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 Block Access Modes and Buffer States
Oracle Tips by Burleson Consulting

Oracle 11g Grid & Real Application Clusters by Rampant TechPress is written by four of the top Oracle database experts (Steve Karam, Bryan Jones, Mike Ault and Madhu Tumma).  The following is an excerpt from the book.

The buffer state indicates the status of a buffer in the local cache of an instance. Information about the buffer state can be seen in the dynamic performance view v$bh. The buffer state of a block relates to the access mode of the block. For example, if a buffer state is in exclusive current (XCUR) state, it indicates that the instance owns the resource in exclusive mode.

 

To see a buffer’s state, query the STATUS column of the v$bh dynamic performance view. The v$bh view provides information about the block access mode and their buffer state names as follows:

  • Buffer state ‘CR’ - indicates that the block access mode is N (null). It means the owning instance can perform a consistent read of the block, if the instance holds an older version of the data.

  • Buffer state ‘SCUR’ - indicates that the block access mode is S (shared). It means the instance has shared access to the block and can only perform reads.

  • Buffer state ‘XCUR’ - indicates that access mode is X (exclusive). It means the instance has exclusive access to the block and can modify it.

  • Buffer state ‘PI’  - indicates that block access mode is N (null). It means that the instance has made changes to the block but retains copies of past images.

BLOCK ACCESS MODE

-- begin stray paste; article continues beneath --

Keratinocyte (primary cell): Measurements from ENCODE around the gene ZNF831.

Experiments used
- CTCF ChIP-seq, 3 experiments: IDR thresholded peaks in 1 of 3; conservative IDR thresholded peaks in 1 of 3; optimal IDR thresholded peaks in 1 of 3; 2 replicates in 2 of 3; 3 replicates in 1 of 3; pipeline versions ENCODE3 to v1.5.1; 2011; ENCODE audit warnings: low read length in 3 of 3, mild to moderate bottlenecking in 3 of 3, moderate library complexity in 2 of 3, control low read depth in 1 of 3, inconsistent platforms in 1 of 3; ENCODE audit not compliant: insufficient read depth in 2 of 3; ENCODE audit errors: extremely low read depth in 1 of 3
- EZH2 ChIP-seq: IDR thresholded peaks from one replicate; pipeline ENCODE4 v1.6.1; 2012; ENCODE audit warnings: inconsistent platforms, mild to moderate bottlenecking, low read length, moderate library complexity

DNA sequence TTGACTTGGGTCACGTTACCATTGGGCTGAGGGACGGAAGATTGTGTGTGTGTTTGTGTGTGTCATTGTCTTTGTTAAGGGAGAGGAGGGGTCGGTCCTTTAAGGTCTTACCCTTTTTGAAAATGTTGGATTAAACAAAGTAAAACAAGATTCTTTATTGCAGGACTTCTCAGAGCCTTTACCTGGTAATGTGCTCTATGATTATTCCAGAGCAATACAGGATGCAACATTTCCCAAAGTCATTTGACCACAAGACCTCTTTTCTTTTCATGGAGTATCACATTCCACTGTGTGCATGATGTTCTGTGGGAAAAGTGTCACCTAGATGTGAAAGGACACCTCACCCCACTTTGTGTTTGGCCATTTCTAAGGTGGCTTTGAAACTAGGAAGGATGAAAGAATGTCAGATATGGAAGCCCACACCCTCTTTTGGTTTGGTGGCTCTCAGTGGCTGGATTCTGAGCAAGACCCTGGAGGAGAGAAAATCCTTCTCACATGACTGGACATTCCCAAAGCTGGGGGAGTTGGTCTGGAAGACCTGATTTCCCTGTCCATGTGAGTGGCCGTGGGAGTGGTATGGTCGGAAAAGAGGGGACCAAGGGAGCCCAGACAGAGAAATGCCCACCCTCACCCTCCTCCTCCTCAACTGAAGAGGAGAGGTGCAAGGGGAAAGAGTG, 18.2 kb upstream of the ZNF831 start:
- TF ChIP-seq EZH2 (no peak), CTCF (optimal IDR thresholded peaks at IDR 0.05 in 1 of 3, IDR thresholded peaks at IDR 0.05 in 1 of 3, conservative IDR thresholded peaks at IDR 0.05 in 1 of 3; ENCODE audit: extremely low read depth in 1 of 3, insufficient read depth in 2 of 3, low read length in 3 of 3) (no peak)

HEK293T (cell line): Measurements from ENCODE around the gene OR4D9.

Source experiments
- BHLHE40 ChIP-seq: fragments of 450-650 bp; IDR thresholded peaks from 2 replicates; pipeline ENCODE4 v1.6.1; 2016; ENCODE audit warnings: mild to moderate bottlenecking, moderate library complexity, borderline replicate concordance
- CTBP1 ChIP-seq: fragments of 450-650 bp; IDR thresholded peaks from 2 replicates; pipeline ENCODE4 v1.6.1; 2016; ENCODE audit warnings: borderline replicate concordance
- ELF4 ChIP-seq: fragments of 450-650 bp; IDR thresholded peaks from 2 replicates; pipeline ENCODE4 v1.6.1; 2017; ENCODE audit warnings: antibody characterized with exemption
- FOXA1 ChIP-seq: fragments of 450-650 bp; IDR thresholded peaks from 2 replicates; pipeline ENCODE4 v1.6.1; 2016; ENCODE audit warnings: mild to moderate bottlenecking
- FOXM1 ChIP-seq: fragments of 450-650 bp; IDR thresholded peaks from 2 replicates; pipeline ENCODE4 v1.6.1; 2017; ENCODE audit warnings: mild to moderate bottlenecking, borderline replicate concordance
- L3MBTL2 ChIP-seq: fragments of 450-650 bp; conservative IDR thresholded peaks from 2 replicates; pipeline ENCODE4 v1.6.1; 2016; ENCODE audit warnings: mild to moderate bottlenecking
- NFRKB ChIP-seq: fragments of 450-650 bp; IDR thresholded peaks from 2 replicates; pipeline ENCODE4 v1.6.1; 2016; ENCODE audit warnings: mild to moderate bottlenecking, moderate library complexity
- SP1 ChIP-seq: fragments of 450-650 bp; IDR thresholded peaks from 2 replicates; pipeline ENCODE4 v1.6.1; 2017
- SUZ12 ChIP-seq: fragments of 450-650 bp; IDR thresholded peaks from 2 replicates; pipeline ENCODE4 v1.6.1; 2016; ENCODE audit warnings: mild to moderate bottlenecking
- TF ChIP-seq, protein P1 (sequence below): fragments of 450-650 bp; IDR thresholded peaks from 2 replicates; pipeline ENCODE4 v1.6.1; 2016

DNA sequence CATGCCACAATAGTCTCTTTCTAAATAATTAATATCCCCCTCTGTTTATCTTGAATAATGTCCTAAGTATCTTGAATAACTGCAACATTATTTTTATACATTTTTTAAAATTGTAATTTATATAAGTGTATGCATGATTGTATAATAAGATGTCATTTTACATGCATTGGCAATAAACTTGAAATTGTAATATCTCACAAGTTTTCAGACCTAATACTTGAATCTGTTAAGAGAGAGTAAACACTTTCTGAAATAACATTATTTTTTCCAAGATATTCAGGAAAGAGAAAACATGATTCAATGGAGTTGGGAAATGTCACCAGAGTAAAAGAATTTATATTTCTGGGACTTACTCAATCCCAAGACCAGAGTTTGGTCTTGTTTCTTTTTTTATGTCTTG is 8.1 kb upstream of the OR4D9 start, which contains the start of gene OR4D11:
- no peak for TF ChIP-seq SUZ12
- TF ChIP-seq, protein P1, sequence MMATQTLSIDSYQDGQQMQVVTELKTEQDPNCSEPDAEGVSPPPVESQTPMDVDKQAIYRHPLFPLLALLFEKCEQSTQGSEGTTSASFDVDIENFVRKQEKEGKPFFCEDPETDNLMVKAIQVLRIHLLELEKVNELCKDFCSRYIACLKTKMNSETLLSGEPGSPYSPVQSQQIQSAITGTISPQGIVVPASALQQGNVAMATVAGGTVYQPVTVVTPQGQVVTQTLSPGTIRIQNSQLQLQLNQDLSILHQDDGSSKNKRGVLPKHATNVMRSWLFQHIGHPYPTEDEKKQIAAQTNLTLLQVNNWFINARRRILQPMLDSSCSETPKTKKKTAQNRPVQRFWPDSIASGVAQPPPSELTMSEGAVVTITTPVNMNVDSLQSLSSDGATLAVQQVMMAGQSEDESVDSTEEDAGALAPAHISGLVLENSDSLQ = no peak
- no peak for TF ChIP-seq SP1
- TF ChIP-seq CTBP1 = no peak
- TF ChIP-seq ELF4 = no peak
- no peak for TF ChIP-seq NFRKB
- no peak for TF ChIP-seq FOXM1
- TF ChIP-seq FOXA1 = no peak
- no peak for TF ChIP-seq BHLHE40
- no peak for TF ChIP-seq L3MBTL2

BUFFER STATE NAME

DESCRIPTION

X

XCUR

Instance has exclusive access to the block and therefore can modify the block

S

SCUR

Instance has shared access to the block and can only perform reads

NULL

CR

Contains an older version of the data. Can perform consistent read

 --

PI

Past Image Exist  (useful for recovery)

Table 2.3:  Buffer States Shown in v$bh View

 

Only the SCUR and PI buffer states are real application cluster-specific. There can be only one copy of any block buffered in the XCUR state at any time. To perform modifications on a block, a process must assign an XCUR buffer state to the buffer containing the data block.

 

For example, if another instance requests a read access to the most current version of the same block, then Oracle changes the access mode from exclusive to shared, sends the current read version of the block to the requesting instance, and keeps a PI buffer if the buffer contained a dirty block.

 

At this point, the first instance has the current block and the requesting instance also has the current block in shared mode. Therefore, the role of the resource becomes global. There can be multiple shared current (SCUR) versions of this block cached throughout the cluster database at any given point of time.

     

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